As a male novelist, I’m regularly faced with conveying female characters persuasively. At a conscious level, I make no pretense of understanding women. I find their way of looking at life baffling. I don’t mean that they’re in any way wrong or mistaken; I mean that I don’t understand.
Maybe a recent example will illustrate my problem. A female friend was trying to open a new bottle of lemon juice. When the top didn’t respond to her gentle twisting, she rinsed it thoroughly with hot tap water, and it opened easily. I would have tried applying muscle first, then banging the top with a table knife, and finally using pliers.
“You men,” my friend observed. “You always resort to brute force first, even when there’s an easier way.”
Maybe I learned something.
Yet my women readers tell me that my female characters, for example Tuyet and Molly in Last of the Annamese, ring true to them. And when I read my own work, the female characters feel authentic to me. What’s going on here?
My guess is that we all have, at an unconscious level, an understanding of the various facets of humanity that don’t usually permeate the conscious mind. That would explain why my characters so often surprise me when they do things I wasn’t expecting.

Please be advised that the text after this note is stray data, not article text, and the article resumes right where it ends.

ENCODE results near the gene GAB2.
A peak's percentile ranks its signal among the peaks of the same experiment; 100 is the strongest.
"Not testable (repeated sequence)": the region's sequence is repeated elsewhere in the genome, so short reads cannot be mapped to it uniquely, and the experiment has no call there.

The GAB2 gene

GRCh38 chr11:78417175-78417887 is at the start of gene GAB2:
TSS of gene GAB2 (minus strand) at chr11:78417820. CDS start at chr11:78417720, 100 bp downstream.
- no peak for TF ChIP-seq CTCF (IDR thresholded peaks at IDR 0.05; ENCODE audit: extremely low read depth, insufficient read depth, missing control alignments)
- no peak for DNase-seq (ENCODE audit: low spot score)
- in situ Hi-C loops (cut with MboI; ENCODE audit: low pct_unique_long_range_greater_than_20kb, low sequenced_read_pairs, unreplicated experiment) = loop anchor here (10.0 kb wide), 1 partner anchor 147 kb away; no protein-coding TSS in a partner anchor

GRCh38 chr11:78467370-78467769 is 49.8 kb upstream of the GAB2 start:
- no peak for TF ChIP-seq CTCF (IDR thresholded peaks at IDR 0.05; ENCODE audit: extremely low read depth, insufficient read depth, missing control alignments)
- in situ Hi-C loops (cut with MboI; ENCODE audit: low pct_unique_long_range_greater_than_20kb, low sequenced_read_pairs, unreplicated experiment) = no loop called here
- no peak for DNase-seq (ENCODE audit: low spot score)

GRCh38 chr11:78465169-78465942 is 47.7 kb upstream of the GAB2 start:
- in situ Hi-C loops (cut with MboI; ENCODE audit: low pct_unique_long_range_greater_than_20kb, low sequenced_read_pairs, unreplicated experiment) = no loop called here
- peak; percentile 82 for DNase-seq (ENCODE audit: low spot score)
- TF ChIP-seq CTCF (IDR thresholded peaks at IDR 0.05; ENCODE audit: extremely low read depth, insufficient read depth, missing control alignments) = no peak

My writing technique is to avoid the rational mind and let the words flow. That means that I don’t do an outline until after the third draft. For the first three drafts, it is as though I’m watching a scene in my mind and writing down what happens. It often feels as though someone else, not me, is doing the writing. That sensation could explain why the Greeks, for example, believed that a muse was doing the creating with the human artist acting as a tool or translator.
After the third draft, I review my work analytically and deductively, looking for balance, clarity, and craftsmanship. After that, I shift back and forth from the rational to the meditative until I am satisfied that my work is done. One of my novels, No-Accounts, went through 21 drafts before I was sure it was finished. That’s why it takes me 15 years to write a novel.
My way of writing may explain why my female characters work. Maybe I have a deep, inarticulate sense of women that only shows itself when I let go of my conscious mind and let the words tumble out on the page. And maybe that’s why, when I have a life problem I can’t solve, I sit myself down and write about it until an answer appears.